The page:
“There aren't, darling.” She took my arm. “This crowd is all about civic pride, the lure of something new, free drinks and snacks, and maybe a dash of safe feminism.”
“Oh, that explains it.”
And it did. Rosalie Hawthorne, a member of the Gamble banking family and wife of a well-known doctor here in Erin, had won plaudits from all quarters for turning an empty storefront on Mulberry Street into a gallery for showcasing art by women. Ms. Hawthorne happened to be one of the artistic women herself. Several of her sculptural pieces made of old bicycles were mounted on one of the brick walls. This struck me as a waste of perfectly good bicycle parts, not to mention wall space. I may not know art, but I know what I don't like. There was no disagreement about the glitzy new gallery being good for the town, though. That's why Mayor Saylor-Mackie was among tonight's crowd, absorbed in a conversation with the energetic Adam Mendenhall, director of the Shinkle Museum of Art.
“Let's congratulate Kate,” I said to Lynda.
By the time we managed to make our way over to them, Kate and Mac were sipping drinks and exchanging pleasantries with Dr. Dante Peter O'Neill, interim head of the art department at St. Benignus. Though generally classified as a freelance illustrator and stay-at-home mom to the three young McCabe offspring, Kate also had a tenuous connection to the art department as an adjunct professor. That made O'Neill her boss of sorts.
Sebastian McCabe, inexplicably my best friend as well as my brother-in-law, is a big man - not especially tall, but wide - and bearded. He attracts an audience whether he is touting his mystery novels, performing magic, arguing, playing the bagpipes, or lecturing to his students at St. Benignus. And he loves it. Surrounded by people, he is in his element. But tonight he was subdued, figuratively stepping back as if to push Kate forward on her night. I loved him for that.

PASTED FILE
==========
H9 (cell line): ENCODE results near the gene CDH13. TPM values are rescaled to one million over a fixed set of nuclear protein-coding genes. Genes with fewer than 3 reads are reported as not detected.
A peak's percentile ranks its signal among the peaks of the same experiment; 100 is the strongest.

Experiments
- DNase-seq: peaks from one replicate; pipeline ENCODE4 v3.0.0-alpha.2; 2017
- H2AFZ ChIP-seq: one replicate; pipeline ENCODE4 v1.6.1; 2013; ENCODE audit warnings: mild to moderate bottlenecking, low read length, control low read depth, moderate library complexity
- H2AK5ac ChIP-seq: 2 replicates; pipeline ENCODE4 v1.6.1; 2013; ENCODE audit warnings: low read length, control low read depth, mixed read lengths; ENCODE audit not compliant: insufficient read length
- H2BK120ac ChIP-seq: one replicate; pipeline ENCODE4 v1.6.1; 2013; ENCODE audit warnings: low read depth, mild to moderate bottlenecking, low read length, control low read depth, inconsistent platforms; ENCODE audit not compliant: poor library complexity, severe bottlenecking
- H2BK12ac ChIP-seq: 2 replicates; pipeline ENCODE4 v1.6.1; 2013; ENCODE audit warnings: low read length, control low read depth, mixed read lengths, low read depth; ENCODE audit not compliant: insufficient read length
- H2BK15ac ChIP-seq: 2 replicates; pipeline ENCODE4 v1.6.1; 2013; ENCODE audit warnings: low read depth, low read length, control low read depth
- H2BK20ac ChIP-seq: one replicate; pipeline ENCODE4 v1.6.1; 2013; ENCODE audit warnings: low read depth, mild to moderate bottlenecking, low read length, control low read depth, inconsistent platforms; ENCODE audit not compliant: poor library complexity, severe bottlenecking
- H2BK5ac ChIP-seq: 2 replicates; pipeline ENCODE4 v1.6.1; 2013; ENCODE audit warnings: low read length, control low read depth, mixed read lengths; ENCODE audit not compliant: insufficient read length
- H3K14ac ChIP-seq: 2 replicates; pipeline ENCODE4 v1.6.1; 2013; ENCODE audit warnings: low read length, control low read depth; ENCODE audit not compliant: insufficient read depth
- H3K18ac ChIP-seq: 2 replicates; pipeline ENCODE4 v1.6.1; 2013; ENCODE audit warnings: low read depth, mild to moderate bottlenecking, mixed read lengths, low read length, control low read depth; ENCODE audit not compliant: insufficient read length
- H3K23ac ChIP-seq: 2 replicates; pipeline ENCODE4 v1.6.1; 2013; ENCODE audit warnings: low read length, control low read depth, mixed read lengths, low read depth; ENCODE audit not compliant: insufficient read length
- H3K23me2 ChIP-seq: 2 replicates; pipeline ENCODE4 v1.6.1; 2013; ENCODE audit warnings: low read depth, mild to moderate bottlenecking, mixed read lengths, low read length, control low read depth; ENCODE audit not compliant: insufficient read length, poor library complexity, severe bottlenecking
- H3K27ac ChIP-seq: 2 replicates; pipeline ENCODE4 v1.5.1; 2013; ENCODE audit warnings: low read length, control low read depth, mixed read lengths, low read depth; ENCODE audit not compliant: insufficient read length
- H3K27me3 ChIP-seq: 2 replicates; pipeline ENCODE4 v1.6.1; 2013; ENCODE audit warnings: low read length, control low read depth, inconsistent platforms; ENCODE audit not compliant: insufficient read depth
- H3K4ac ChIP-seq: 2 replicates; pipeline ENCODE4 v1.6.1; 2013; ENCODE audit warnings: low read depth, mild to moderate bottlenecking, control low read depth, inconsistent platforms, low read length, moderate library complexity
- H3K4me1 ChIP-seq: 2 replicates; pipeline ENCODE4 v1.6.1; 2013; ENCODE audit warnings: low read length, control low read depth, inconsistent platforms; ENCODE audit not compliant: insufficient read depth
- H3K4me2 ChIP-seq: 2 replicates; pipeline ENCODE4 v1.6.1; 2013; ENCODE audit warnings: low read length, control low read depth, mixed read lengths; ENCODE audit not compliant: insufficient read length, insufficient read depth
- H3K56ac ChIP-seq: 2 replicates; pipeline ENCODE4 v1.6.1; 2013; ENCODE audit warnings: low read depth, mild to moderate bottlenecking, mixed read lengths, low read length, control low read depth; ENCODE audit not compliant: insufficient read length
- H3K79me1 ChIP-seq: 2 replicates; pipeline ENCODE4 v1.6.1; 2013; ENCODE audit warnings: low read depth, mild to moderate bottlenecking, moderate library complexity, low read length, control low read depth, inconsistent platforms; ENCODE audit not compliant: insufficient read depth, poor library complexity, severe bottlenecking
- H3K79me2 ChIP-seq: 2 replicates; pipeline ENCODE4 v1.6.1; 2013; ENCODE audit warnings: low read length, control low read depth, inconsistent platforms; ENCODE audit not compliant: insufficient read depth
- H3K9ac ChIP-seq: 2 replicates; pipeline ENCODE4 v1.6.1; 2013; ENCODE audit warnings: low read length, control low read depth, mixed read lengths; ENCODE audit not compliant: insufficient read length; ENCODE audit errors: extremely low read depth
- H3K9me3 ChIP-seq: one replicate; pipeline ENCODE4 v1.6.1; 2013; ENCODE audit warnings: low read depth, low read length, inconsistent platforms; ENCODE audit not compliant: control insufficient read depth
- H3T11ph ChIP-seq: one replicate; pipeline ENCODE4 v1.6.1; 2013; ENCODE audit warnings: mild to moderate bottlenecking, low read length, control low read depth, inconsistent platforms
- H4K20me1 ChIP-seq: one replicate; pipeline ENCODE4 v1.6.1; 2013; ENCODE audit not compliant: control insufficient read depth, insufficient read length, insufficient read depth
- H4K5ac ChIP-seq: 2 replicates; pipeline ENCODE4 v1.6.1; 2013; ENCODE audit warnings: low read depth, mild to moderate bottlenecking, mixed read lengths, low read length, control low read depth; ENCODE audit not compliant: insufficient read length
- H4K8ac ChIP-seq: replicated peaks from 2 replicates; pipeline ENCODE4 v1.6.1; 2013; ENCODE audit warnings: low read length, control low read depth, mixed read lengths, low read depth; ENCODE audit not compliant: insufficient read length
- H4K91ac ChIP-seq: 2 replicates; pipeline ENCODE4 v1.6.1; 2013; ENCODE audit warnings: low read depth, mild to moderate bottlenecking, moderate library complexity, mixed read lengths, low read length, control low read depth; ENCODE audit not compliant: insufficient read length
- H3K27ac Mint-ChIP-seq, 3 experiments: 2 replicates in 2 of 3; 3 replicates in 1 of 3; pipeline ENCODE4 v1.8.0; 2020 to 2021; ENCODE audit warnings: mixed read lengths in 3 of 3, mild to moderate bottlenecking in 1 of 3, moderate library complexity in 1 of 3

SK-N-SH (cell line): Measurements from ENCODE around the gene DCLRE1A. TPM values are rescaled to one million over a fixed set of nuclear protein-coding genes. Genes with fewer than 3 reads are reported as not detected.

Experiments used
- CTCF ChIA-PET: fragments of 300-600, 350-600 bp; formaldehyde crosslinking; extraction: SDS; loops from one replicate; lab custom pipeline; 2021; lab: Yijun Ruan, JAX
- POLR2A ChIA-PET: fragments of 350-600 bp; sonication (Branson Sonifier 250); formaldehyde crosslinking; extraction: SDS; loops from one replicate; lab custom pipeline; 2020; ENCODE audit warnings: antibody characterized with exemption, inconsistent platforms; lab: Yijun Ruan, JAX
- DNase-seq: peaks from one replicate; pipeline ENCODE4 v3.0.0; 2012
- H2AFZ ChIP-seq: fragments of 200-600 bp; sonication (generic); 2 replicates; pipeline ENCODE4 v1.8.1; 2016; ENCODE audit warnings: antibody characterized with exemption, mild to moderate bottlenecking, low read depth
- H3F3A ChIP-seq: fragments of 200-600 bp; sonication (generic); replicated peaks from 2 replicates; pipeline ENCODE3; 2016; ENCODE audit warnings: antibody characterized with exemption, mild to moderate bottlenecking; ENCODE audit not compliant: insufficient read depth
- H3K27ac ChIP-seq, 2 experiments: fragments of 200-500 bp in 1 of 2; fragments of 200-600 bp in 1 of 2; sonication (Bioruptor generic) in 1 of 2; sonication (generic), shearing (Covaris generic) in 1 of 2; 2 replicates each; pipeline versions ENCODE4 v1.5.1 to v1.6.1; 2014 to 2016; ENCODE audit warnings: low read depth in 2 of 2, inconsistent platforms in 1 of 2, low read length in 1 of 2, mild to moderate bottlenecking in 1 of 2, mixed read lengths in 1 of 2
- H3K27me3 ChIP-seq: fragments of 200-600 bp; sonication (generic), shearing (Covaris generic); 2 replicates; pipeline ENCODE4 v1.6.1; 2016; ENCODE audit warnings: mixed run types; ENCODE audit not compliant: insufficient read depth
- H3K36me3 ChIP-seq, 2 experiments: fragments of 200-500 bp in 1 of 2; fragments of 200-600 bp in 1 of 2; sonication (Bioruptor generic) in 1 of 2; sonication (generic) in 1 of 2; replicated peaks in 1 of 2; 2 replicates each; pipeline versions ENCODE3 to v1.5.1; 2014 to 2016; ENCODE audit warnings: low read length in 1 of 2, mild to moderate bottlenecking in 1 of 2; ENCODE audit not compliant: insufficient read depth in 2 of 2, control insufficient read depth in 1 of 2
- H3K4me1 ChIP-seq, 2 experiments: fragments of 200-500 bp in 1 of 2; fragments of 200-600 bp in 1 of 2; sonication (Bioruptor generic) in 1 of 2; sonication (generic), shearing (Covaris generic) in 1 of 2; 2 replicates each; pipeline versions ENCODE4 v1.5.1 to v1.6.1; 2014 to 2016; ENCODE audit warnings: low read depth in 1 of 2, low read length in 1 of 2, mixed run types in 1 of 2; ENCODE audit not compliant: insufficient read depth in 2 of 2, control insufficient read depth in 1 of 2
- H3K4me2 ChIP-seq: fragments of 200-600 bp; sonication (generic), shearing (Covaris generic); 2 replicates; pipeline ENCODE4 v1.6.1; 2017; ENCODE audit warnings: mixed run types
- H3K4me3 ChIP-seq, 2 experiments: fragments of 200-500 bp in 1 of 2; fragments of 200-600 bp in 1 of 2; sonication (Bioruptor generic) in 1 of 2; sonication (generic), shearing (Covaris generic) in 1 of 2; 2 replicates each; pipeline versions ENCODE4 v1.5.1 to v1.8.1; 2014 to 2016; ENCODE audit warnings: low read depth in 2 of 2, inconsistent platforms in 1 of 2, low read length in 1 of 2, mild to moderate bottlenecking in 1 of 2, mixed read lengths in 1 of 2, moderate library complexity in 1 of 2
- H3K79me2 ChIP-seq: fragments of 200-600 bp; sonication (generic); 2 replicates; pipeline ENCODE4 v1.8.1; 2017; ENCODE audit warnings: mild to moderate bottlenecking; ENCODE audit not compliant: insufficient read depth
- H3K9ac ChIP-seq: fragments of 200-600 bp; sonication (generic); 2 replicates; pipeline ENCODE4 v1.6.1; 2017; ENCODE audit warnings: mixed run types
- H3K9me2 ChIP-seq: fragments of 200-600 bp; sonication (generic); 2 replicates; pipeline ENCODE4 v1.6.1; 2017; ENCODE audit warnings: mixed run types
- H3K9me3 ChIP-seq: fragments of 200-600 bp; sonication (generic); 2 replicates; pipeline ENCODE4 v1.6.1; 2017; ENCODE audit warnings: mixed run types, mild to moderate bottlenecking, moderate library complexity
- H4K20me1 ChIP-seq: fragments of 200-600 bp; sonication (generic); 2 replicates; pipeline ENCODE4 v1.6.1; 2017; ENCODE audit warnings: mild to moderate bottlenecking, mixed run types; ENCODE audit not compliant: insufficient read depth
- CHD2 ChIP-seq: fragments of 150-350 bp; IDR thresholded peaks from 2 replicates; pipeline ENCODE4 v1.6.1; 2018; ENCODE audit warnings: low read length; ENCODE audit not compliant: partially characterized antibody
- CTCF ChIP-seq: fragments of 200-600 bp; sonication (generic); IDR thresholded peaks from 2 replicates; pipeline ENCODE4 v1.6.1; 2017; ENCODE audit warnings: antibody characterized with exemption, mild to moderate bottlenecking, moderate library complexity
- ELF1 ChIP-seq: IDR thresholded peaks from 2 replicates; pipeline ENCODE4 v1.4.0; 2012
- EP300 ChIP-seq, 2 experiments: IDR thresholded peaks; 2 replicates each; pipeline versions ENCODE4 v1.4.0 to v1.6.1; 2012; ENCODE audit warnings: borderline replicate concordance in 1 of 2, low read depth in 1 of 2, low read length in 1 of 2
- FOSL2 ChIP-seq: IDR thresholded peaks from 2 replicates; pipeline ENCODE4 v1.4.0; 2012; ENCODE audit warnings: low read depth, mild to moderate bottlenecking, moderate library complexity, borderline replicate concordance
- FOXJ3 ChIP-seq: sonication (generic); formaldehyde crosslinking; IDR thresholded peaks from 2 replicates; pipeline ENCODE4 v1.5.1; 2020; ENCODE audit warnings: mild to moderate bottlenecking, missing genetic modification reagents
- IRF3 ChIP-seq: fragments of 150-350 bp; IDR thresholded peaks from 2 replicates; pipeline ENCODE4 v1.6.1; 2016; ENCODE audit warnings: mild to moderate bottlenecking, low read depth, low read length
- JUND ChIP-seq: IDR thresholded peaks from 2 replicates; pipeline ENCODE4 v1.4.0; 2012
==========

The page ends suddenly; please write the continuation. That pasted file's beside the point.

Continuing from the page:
“Jeff!” Kate embraced her younger brother as if she hadn't just seen me that morning. She's nearly as tall as my six-one, with hair the same shade of red as mine but usually piled on top of her head. Tonight it was half up, half down, for a very feminine and attractive effect. Hugs were exchanged among the Codys and McCabes, one big happy family, and then I realized that Lynda probably didn't know O'Neill. I introduced her under the newly minted Lynda Teal Cody name, which she uses about half the time.
“I've heard a lot about you,” O'Neill told Lynda in his deep voice as he shook her hand. Lynda responded with a conventional “uh-oh.” She'd heard about him, too - from me - although she didn't say so. O'Neill was something of a
. Only thirty-two years old, he'd been hired away from the University of Cincinnati's College of Design, Architecture, Art, and Planning a year ago. Although only department head on an interim basis, he was said to be a strong candidate for the job. One of the few people in the room I had to look up to, he stood about six-five but looked taller because of his slim build and three-button gray suit. The eyes behind his brown, horn-rimmed glasses were serious. He wore a mustache, but it was almost invisible against the black of his skin.
“I'm still a newcomer to the Erin community,” O'Neill said. “In fact, I still commute the forty miles from Cincinnati every day. But I'm really impressed by what Ms. Hawthorne is doing here. I know there are a couple of other galleries, but the vision - ”
He stopped dead, a look of annoyance on his face as if he'd been interrupted. At first I couldn't figure out why, and then I realized that a newcomer was standing next to me. It was the guy with a shaved head and goatee that I'd seen Scrappy Smith talking with earlier. He was of medium height, wearing a black turtleneck sweater, jeans, and a corduroy sport coat. In his right hand he held a glass of white wine.